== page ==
Homelessness: Raising Money and Awareness
As director of the Colby Volunteer Center (CVC), Dana Roberts ’12 had three goals for November: improve student appreciation of the dormitories Colby students call home, increase awareness about local homelessness, and raise $10,000.
She accomplished all three—and then some.
By Nov. 30 the CVC had exceeded its goal, and by the end of classes this fall it had raised a total of $15,888. The money will be the Colby Volunteer Center’s contribution to the Mid-Maine Homeless Shelter’s (MMHS) $2.8-million campaign to build a new shelter and homelessness prevention center in downtown Waterville.
While fundraising for MMHS took up most of the CVC’s time and effort, creating awareness on campus about the issue of homelessness was a central goal. “That’s what we want this month to be—a learning experience,” said Roberts. “There’s no pity involved, it’s nothing like that. It’s about awareness.”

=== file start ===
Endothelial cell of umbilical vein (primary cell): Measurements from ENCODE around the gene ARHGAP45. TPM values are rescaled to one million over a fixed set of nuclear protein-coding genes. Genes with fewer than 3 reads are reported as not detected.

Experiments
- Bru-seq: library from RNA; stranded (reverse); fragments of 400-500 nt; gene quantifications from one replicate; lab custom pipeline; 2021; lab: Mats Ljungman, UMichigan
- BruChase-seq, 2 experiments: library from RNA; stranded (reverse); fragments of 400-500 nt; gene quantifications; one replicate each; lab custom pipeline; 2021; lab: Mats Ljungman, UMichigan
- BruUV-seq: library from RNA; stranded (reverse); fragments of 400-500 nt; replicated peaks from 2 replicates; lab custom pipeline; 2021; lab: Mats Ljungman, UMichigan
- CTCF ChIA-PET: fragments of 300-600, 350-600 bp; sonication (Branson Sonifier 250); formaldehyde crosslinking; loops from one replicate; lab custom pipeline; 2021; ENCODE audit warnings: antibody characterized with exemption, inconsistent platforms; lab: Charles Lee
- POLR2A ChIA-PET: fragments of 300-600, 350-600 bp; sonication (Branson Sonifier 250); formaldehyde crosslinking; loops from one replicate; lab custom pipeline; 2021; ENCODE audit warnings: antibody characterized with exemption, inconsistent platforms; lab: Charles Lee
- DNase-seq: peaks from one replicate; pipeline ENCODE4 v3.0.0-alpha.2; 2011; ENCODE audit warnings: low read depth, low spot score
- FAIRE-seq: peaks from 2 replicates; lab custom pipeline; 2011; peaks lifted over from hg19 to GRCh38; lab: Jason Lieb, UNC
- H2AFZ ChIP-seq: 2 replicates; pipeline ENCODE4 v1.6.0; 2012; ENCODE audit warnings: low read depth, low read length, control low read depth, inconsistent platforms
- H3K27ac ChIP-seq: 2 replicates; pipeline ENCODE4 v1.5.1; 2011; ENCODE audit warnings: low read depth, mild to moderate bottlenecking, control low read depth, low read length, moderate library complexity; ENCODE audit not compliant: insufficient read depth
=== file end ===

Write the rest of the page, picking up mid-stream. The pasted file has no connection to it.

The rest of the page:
The CVC’s effort to educate students consisted of an art display in the student center, a special edition of the student newspaper featuring stories of shelter guests, a panel discussion of local experts on youth homelessness, and a collaborative campaign with hall staff to address a recent increase in dorm damage.
“We’re really going to focus on ending vandalism for the month of November to make people realize that this is our home and many people don’t have that,” said Roberts, who got multiple campus groups involved—including Hillel, Colby Waterville Alliance, Student Government Association, and the Cultural Affairs Committee. “If we’re at Colby, we’ve been blessed,” she said. “And I feel like it’s our job as a community to support all of our community members.”
To scrape together the donation that will buy Colby students an opportunity to name a dormitory of the new shelter, the CVC sold T-shirts donated by local businesses, held fundraising competitions between classes and dorms, donated profits from weekly senior bar nights, and accepted online donations.
The new facility will sleep 40 guests at a time—complete with separate male, female, and family wings—to replace the existing shelter that sleeps 18 and housed 564 guests last year. The new shelter will open to the Waterville community in November 2012.